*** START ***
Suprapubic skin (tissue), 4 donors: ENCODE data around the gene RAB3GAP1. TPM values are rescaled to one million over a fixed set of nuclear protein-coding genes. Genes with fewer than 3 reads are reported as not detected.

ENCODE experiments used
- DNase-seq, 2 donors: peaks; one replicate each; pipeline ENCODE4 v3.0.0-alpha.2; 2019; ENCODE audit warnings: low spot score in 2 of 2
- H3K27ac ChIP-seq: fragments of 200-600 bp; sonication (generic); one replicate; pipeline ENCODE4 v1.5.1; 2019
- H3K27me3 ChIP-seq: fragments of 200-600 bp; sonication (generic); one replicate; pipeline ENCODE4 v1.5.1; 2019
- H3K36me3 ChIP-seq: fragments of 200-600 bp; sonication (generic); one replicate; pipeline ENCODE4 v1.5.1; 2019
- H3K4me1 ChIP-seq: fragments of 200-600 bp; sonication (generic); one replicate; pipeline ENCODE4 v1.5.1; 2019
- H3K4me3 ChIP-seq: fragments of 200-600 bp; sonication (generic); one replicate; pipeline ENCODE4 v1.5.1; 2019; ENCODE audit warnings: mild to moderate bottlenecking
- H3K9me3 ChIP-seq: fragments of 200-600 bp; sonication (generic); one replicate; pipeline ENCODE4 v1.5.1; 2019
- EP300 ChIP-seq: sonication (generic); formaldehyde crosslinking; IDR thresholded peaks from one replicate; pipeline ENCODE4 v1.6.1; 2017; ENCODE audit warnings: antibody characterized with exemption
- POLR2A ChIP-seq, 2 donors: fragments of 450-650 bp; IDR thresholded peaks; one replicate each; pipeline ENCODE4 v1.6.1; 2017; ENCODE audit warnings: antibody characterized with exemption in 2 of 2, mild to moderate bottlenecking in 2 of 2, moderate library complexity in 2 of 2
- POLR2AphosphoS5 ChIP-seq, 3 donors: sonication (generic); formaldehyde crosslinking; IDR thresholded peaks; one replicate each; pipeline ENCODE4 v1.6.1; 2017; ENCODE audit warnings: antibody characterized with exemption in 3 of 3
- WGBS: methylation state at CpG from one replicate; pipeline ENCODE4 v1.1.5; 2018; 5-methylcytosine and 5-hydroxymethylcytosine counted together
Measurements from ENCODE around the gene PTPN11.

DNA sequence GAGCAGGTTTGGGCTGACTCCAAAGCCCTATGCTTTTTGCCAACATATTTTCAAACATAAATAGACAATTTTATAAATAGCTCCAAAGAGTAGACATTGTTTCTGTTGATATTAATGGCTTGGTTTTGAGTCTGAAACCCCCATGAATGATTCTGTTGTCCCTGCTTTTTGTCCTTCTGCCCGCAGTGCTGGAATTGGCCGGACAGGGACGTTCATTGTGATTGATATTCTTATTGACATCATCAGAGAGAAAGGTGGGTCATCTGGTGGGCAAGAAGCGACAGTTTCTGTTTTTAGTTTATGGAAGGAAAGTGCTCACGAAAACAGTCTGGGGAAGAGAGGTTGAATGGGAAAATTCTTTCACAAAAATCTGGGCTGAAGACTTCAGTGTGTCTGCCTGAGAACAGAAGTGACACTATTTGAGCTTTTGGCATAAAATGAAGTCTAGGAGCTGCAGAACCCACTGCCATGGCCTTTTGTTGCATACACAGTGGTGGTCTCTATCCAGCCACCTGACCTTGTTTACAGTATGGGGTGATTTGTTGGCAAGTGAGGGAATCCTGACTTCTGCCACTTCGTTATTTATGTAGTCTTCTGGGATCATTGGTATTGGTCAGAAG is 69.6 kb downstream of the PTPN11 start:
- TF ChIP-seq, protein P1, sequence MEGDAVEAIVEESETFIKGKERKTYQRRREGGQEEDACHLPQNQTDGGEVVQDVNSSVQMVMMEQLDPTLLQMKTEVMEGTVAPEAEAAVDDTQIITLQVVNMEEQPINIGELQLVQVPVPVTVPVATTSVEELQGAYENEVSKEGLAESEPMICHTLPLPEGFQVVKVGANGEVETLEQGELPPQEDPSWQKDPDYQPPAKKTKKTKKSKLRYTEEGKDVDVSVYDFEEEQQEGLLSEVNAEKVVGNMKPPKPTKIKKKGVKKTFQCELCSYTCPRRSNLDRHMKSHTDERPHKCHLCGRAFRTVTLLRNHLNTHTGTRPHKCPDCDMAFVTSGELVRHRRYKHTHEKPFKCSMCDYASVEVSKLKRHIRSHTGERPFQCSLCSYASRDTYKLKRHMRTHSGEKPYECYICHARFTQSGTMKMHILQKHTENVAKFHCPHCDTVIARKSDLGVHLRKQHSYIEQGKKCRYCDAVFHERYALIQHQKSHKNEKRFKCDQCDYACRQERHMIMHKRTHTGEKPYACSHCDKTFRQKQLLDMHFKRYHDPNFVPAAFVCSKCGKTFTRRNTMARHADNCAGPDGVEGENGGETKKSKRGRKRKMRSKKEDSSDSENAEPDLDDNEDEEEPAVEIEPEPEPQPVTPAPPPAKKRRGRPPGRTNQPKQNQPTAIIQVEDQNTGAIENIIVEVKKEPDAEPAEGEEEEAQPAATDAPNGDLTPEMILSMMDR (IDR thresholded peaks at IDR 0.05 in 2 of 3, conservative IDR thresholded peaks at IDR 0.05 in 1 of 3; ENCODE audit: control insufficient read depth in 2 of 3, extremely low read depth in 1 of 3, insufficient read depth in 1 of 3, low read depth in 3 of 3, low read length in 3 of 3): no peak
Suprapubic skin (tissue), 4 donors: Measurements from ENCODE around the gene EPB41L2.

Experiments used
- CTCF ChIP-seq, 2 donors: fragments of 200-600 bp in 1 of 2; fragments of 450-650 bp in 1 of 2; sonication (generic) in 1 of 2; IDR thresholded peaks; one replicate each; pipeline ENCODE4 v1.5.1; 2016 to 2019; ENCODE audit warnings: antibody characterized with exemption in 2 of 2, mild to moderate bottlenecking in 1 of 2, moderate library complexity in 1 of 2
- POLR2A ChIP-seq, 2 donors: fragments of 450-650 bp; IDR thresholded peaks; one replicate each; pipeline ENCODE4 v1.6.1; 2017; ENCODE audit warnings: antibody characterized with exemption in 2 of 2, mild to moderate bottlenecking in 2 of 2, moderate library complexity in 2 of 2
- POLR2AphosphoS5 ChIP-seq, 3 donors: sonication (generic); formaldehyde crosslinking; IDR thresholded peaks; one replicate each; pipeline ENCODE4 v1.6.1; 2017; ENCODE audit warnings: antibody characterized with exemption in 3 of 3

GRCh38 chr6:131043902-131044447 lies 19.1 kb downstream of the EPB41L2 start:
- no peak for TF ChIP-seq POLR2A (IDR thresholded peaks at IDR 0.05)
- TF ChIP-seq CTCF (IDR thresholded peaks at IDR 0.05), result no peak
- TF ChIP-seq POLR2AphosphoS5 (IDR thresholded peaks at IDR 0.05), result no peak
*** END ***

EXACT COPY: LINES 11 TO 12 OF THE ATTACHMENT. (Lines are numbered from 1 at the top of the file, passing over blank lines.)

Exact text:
- POLR2A ChIP-seq, 2 donors: fragments of 450-650 bp; IDR thresholded peaks; one replicate each; pipeline ENCODE4 v1.6.1; 2017; ENCODE audit warnings: antibody characterized with exemption in 2 of 2, mild to moderate bottlenecking in 2 of 2, moderate library complexity in 2 of 2
- POLR2AphosphoS5 ChIP-seq, 3 donors: sonication (generic); formaldehyde crosslinking; IDR thresholded peaks; one replicate each; pipeline ENCODE4 v1.6.1; 2017; ENCODE audit warnings: antibody characterized with exemption in 3 of 3